From the moment you first fire up Hellboy II’s best action scene, the battle with the Elemental by the Brooklyn Bridge, it’s clear that the SC-BTT590 is a cut above the usual all-in-one system fare. There’s a smoothness and maturity to its sound that helps justify the price tag. We’re not saying it matches the levels of insight and authority you’d get from a separates system, but you can certainly hear the benefits of those higher quality components inside the speakers.
With a claimed 1000W in the tank, the system has plenty of power, which is apparent every time the Elemental stomps on the ground with a satisfyingly hefty thump, or Hellboy blasts the giant plant with his gun. Even with the volume pushed half way, it’s loud and expansive enough to fill the room. The scene is played out with a convincing sense of scale, making the action sound big and exciting, not thin and poky like the SC-BTT182.
Imaging is excellent too – the placement of effects around the stage is precise and plausible, from the voices of the fleeing crowd to cars tumbling past the camera, while whirring helicopter blades are smoothly steered between speakers. Activate 3D Cinema Surround and the soundstage feels fuller and more immersive – vertically as well as horizontally – although you lose some of that precision and it’s impossible to tell if there are in fact 25 virtual speakers at work.
With high frequencies the SC-BTT590 is smooth and easy on the ear, lacking that hard, screechy edge that often besets budget systems. As the Elemental lobs a car at a helicopter in mid-air, the high-pitched squeal doesn’t shatter your ear drums, while crashing and tinkling glass is clean and realistic. As it rips the hotel sign off the wall, the crunching and cracking is crisp without sounding abrasive.
As the chaos dies down and the Elemental slumps back against the building, there’s a gorgeous mixture of thumping bass and crisp, twinkling high-frequencies. The delicate rustle as plants grow up the sides of buildings and the subtle hiss as the wind blows pollen through the air sounds lucid and textured. Dialogue is consistently audible too – you can easily make out Hellboy’s quips over the carnage.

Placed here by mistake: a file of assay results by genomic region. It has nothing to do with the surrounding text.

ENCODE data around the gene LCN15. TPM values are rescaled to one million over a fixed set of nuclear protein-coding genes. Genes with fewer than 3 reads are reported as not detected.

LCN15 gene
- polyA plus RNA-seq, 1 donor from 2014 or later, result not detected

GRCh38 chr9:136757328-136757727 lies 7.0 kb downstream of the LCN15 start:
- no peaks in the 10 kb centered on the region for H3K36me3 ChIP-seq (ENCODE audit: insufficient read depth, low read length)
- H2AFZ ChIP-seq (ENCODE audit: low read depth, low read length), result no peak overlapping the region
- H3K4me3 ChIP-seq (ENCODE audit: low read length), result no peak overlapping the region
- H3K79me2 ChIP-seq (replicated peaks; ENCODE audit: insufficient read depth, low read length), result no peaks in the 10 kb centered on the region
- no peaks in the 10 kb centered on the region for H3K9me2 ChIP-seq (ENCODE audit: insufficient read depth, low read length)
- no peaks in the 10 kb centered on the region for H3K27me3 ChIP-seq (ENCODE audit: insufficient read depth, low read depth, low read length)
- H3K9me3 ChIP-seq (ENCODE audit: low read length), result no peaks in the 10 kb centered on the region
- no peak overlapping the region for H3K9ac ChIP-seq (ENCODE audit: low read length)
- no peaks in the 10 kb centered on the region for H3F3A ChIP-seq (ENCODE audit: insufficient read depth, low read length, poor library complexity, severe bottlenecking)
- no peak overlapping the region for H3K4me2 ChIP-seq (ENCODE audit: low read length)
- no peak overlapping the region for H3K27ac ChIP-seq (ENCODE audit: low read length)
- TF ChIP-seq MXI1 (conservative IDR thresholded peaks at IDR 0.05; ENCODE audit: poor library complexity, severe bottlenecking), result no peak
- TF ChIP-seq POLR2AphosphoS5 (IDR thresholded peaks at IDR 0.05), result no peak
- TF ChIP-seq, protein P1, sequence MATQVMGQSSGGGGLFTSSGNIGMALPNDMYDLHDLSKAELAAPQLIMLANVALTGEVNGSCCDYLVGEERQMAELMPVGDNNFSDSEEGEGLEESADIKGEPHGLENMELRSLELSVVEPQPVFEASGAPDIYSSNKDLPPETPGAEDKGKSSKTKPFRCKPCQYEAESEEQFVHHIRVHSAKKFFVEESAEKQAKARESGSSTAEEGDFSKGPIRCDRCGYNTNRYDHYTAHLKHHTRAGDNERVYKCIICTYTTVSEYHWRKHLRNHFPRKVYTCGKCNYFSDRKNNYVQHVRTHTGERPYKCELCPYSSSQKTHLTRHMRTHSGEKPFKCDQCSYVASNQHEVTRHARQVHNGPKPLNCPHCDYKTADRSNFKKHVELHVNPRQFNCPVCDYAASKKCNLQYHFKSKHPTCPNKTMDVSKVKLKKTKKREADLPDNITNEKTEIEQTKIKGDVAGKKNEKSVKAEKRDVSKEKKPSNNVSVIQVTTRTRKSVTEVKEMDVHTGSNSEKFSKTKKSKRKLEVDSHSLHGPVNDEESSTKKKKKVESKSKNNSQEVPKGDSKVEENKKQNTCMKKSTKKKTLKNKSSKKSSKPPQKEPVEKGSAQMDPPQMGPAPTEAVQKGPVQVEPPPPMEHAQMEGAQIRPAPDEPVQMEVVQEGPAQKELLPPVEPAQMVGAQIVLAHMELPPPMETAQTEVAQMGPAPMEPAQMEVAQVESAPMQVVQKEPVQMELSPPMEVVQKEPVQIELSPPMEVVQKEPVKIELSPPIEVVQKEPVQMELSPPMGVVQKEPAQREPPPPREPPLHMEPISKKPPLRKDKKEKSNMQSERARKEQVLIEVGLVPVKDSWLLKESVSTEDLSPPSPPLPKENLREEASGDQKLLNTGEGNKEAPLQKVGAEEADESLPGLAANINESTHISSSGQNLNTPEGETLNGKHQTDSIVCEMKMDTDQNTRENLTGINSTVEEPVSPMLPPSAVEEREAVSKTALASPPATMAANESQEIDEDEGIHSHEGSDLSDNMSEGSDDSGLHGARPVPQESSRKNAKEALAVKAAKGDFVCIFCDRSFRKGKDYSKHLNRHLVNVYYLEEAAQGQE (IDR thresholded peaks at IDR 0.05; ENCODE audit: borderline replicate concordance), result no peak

The SC-BTT590 is surprisingly assured with music. It handles Miles Davis’ Flamenco Sketches with a light and delicate touch, teasing out hi-hats and the wispy edge to saxophones and trumpets, but injecting everything with pleasing warmth in the mid and low frequencies (especially when Digital Tube Sound is activated). Saxophone solos and vocals sound smooth and rich but never harsh. More uptempo dance tracks sound a little boomy, but remain enjoyable.
A cracking performance then, but not a perfect one. The subwoofer blends well with the satellites, but sounds a little too resonant at times. You also need to keep it set to the mid-way ‘2’ setting as it starts sounding muddy when set any higher.
However, there are absolutely no complaints with the SC-BTT590’s picture quality. 2D images are stunning, boasting a depth and clarity that makes it hard to look away, while its 3D pictures are even more spectacular, particularly the detail-rich landscapes of Pandora. Colour reproduction is faultless, from subtle skin tones to full-on blues and greens, while panoramic landscapes are reproduced with beautifully composed and finely detailed layers. It’s as good a 3D picture as you’re likely to see. It also makes a good fist of the Silicon Optix HQV disc, with only a little flicker on Film Resolution Loss test.
We also checked out Viera Connect’s web videos from iPlayer and YouTube and naturally the quality ranges from good to awful. When converting YouTube clips into 3D, the processing adds a subtle but ultimately disappointing sense of depth to the picture. It’s better with 2D Blu-rays and DVDs but still no match for a proper 3D disc.
Finally, the system took 43 seconds to load Terminator Salvation, which is a typical time for this disc.
The SC-BTT590 might just be the best-sounding cinema system Panasonic has ever produced. It boasts a smooth and mature sound that’s a cut above the vast majority of one-box systems. It’s not perfect, with an over-enthusiastic passive sub and a little less detail insight than you’d get from a separate speaker system, but its crisp, evenly balanced sound and powerful amp make it worth the price tag.
On the downside, the speakers feel a touch plasticky for a premium system and Viera Connect isn’t as good as Samsung’s Smart Hub, but its comprehensive feature range, excellent operating system and rock-solid picture performance make this a system that deserves a place on your shopping list.